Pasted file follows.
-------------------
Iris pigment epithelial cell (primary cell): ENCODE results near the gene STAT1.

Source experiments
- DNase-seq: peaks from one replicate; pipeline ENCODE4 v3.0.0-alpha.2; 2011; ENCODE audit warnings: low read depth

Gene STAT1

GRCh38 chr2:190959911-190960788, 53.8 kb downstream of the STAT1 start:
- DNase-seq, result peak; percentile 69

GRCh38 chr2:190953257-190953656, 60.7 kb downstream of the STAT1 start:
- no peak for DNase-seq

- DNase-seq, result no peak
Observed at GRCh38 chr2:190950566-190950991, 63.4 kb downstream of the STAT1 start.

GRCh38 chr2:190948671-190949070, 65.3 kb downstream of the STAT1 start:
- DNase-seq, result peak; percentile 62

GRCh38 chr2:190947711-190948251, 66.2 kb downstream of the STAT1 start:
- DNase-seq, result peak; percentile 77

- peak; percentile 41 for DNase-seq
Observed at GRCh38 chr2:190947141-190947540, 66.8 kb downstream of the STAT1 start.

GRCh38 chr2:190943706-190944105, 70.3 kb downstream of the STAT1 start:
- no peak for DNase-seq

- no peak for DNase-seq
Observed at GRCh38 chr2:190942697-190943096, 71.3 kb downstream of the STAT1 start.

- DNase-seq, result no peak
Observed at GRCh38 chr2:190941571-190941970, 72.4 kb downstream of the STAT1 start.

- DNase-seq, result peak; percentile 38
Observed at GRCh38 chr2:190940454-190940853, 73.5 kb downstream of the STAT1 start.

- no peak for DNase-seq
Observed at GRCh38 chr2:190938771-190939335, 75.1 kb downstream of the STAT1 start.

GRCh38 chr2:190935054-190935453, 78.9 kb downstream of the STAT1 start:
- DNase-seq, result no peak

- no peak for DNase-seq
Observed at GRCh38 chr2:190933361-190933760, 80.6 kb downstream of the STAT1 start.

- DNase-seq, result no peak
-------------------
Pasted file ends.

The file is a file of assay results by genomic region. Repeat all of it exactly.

Iris pigment epithelial cell (primary cell): ENCODE results near the gene STAT1.

Source experiments
- DNase-seq: peaks from one replicate; pipeline ENCODE4 v3.0.0-alpha.2; 2011; ENCODE audit warnings: low read depth

Gene STAT1

GRCh38 chr2:190959911-190960788, 53.8 kb downstream of the STAT1 start:
- DNase-seq, result peak; percentile 69

GRCh38 chr2:190953257-190953656, 60.7 kb downstream of the STAT1 start:
- no peak for DNase-seq

- DNase-seq, result no peak
Observed at GRCh38 chr2:190950566-190950991, 63.4 kb downstream of the STAT1 start.

GRCh38 chr2:190948671-190949070, 65.3 kb downstream of the STAT1 start:
- DNase-seq, result peak; percentile 62

GRCh38 chr2:190947711-190948251, 66.2 kb downstream of the STAT1 start:
- DNase-seq, result peak; percentile 77

- peak; percentile 41 for DNase-seq
Observed at GRCh38 chr2:190947141-190947540, 66.8 kb downstream of the STAT1 start.

GRCh38 chr2:190943706-190944105, 70.3 kb downstream of the STAT1 start:
- no peak for DNase-seq

- no peak for DNase-seq
Observed at GRCh38 chr2:190942697-190943096, 71.3 kb downstream of the STAT1 start.

- DNase-seq, result no peak
Observed at GRCh38 chr2:190941571-190941970, 72.4 kb downstream of the STAT1 start.

- DNase-seq, result peak; percentile 38
Observed at GRCh38 chr2:190940454-190940853, 73.5 kb downstream of the STAT1 start.

- no peak for DNase-seq
Observed at GRCh38 chr2:190938771-190939335, 75.1 kb downstream of the STAT1 start.

GRCh38 chr2:190935054-190935453, 78.9 kb downstream of the STAT1 start:
- DNase-seq, result no peak

- no peak for DNase-seq
Observed at GRCh38 chr2:190933361-190933760, 80.6 kb downstream of the STAT1 start.

- DNase-seq, result no peak